Rio de Janeiro

After our red-eye flight from Miami, we arrived at our hotel in Rio Saturday morning completely exhausted. Our early arrival paid off though, when we got a complimentary upgrade to an executive suite.   The hotel that we staying in for free (hotel points – courtesy of Matt’s days as a consultant) has a going rate of over $700 US a night.  I’ve decided that Matt needs to go back to his job because the perks are so good for me: this hotel is significantly better than paying $100 a person for a bed in a 16-bed hostel during peak Carnivale times. 

 

Though we were tired, Carnivale festivities wouldn’t wait for a nap, so we headed to Ipanema beach for the street parades.  Overall, the streets are fairly similar to Mardi Gras in New Orleans:  a lot of drinking, eating, and standing around.  The biggest difference is obviously the temperature, mid-80’s here!  Another notable difference is instead of everyone wearing beads, people wear head bands with bobbly ears and a lot of men dress in drag.  A couple of “nurses”, complete with dresses, heels, and wigs made our bus ride quite entertaining.   The bus driver even made a special stop for a beer run for these nurses.

 

Unfortunately, the weather hasn’t exactly been cooperating.  Beyond Saturday, it has been rainy and overcast. Ipanema and Copacabana beaches just aren’t the same without the hundreds of umbrellas and even more people. It is true that the beaches attract the scantily clad; it was quite common to witness old men wearing nothing but a speedo and running shoes out for their afternoon jog.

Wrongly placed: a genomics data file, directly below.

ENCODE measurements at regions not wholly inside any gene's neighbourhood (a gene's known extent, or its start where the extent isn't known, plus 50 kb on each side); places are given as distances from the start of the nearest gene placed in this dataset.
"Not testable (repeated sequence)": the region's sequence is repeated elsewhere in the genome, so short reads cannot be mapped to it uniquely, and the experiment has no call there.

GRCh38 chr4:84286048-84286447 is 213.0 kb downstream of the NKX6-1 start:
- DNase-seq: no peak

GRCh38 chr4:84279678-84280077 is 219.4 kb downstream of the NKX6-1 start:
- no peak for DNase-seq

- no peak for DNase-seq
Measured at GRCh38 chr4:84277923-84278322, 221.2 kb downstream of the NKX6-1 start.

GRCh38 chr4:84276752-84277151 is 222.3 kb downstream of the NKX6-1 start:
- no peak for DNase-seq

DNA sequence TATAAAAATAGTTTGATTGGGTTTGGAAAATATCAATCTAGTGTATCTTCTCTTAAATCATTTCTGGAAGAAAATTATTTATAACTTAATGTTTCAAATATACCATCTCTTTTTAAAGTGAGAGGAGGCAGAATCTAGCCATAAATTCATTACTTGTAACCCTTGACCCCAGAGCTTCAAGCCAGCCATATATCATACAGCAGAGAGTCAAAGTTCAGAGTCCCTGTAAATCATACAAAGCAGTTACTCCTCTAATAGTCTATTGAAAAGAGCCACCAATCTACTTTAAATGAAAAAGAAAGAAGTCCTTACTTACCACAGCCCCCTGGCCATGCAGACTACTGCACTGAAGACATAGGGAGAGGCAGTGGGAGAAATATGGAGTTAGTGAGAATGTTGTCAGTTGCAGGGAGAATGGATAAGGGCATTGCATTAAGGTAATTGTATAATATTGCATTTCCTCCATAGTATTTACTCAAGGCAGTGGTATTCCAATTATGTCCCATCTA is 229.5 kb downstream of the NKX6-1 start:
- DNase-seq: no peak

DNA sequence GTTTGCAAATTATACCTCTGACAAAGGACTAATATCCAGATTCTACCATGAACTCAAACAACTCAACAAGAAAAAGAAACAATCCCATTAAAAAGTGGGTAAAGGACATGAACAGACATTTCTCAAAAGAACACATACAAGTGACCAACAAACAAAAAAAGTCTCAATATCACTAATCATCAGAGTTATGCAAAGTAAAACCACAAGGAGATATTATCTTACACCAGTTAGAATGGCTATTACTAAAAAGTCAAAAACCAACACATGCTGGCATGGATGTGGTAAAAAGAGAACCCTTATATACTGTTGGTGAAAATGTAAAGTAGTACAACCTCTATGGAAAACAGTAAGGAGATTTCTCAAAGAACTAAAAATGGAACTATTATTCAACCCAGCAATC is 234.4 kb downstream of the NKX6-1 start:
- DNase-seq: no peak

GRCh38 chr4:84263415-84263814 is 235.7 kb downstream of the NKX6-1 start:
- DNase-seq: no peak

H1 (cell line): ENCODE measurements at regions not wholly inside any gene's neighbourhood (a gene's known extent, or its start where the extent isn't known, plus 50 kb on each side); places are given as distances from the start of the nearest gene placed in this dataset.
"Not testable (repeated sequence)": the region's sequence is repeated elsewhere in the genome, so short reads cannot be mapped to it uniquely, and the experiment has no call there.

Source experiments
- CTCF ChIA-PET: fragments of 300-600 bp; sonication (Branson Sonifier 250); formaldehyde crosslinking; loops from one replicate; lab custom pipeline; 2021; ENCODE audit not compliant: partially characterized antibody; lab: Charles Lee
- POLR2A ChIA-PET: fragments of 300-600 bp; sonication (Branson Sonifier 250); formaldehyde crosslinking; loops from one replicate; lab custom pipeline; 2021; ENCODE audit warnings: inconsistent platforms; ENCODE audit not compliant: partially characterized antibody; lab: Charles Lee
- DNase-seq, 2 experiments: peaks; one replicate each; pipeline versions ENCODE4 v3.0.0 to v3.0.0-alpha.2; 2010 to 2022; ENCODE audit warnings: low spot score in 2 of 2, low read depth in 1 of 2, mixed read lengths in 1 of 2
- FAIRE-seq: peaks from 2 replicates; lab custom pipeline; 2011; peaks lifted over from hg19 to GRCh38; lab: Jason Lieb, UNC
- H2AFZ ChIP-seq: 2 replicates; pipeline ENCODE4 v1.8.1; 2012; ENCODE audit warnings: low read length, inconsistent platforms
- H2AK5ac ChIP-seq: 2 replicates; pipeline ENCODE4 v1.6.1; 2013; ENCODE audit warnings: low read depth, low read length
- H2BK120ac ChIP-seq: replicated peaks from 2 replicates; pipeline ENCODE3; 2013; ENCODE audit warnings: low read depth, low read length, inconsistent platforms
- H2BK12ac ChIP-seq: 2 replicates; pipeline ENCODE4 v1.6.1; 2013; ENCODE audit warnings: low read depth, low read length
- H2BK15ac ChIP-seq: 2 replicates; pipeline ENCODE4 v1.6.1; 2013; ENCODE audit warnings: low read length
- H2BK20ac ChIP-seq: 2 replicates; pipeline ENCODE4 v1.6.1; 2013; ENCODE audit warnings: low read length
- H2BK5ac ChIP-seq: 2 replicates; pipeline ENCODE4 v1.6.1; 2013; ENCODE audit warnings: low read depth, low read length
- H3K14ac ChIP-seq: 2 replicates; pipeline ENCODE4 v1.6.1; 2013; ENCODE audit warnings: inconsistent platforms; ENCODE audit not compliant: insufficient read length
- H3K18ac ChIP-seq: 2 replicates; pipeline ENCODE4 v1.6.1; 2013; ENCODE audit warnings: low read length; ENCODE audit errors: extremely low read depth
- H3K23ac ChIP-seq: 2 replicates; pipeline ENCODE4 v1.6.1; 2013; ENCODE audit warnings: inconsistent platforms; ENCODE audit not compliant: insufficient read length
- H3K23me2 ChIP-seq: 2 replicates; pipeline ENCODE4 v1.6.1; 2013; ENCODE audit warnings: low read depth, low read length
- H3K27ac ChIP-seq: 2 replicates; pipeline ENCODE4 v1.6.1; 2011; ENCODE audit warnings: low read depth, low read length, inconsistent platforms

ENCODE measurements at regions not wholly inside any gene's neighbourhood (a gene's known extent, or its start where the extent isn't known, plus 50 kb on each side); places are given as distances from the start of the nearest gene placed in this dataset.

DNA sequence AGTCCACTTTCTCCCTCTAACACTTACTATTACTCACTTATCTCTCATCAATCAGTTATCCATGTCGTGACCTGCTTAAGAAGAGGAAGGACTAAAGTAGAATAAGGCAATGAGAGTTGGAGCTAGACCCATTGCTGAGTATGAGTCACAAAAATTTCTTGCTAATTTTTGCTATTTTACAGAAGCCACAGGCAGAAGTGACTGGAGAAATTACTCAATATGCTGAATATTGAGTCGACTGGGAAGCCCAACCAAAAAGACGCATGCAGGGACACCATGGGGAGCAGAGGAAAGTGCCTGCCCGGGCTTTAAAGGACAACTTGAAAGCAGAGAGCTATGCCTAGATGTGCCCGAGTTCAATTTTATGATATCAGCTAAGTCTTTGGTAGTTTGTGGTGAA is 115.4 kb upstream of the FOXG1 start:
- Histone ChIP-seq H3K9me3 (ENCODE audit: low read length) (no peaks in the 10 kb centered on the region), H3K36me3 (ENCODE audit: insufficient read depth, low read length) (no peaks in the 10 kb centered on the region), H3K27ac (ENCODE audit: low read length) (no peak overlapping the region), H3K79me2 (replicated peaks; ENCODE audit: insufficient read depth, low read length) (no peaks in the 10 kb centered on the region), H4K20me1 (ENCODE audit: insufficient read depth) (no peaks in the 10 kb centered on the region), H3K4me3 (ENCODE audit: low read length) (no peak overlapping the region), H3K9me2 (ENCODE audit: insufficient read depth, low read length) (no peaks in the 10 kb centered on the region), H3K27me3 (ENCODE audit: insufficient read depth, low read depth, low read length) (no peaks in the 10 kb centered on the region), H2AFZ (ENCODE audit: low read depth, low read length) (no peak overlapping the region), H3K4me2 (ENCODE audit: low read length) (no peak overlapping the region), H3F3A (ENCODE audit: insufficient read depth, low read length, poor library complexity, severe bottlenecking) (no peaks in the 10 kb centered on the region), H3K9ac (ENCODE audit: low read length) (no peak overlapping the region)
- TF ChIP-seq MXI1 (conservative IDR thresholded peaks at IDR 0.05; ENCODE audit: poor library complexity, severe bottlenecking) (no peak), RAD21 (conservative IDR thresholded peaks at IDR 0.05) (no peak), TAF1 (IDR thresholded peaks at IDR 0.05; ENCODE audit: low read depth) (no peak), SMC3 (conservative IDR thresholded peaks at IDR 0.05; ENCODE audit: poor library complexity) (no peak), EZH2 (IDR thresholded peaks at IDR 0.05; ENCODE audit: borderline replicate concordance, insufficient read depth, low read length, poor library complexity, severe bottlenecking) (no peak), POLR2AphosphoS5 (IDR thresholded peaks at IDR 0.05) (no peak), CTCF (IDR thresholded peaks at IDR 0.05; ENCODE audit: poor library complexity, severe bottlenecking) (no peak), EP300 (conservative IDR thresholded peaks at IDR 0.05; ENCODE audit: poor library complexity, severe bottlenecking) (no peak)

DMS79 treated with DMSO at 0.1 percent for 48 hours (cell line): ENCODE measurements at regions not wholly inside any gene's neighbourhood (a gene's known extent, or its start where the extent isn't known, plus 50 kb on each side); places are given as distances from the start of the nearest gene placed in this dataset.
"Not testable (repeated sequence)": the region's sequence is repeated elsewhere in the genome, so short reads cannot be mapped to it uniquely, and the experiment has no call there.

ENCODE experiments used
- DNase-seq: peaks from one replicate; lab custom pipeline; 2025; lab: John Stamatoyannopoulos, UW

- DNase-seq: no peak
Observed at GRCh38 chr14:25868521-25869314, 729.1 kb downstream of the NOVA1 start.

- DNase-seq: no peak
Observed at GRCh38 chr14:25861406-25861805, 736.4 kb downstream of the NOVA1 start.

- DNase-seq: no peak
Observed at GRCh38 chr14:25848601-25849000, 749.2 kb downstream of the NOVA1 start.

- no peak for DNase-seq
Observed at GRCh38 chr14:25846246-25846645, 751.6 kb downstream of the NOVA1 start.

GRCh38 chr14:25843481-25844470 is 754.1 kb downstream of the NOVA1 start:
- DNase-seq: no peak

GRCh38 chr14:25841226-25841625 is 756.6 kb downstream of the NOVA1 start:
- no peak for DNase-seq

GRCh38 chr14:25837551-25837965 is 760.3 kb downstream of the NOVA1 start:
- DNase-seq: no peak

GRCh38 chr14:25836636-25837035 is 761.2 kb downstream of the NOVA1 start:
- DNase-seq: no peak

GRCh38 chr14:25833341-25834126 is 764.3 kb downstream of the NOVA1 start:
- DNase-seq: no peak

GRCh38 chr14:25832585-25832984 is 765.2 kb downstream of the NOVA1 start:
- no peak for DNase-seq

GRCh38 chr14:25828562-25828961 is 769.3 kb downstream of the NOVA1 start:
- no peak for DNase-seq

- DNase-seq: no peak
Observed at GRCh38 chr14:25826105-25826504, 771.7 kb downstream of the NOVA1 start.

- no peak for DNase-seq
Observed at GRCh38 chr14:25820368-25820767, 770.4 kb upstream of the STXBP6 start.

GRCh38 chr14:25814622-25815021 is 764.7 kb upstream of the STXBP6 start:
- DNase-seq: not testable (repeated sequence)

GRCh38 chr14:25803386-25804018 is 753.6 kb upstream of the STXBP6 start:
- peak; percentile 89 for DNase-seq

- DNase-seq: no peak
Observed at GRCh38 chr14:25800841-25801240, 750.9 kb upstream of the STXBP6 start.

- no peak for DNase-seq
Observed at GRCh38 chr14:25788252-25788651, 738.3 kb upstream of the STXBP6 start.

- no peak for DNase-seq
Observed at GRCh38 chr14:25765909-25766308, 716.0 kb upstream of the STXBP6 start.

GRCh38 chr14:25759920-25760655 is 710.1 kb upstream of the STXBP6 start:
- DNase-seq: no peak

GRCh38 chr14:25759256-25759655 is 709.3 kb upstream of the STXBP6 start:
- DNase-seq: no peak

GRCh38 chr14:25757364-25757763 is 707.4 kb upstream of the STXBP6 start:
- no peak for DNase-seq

We wanted to watch the Superbowl on Sunday.  Matt asked the concierge desk where we could watch it, and they told us we needed to go to Shenanigans, a bar in Ipanema.  So we hopped in a cab and were in line at the bar before the game started.  Unfortunately, this being one of only a few bars in all of Rio playing the Superbowl, and it apparently being more popular than people thought, we didn’t get there early enough.  We proceeded to wait in line for over two hours (with fellow Americans travelling as we are), occasionally getting updates yelled down to us from the balcony of the bar, while we watched Brazilians, who mind you didn’t even know who was playing, stumble down the stairs to exit.  After two hours of waiting as the sixth and seventh people in line (thus making us the “official gatekeepers to the bouncer”) we gave up and headed back to the hotel.  There is nothing like waiting two hours in line at a fake Irish bar in Rio de Janeiro during Carnivale.  Upon entering the hotel, we heard cheering from the bar, to find out, unbeknownst to us (or apparently the concierge desk) that our own hotel was playing the game.  So after $30 in cab fare, and waiting around for two hours, we at least got to see the fourth quarter, which apparently was the most exciting anyway. 

 

The huge event of Carnivale are the samba parades held in the Sambadromo on the Sunday and Monday nights before Ash Wednesday.  It is AMAZING!  The costuming, the floats, and the atmosphere are unlike anything I have ever seen before.  There are six different samba schools that put on their show, each lasting about an hour.  The sheer number of people participating in each parade is amazing (about 5,000 people per school according to Matt’s Fermi estimation), not to mention how detailed each and every costume is.  The crowd participation is also something to be seen; the Brazilians sing and dance along with the schools while waving the school flag.  Matt even got swept into his surroundings because he “liked the song”, though he doesn’t speak a word of Portuguese, or even Spanish.   Much different than Detroit’s Thanksgiving Parade. 

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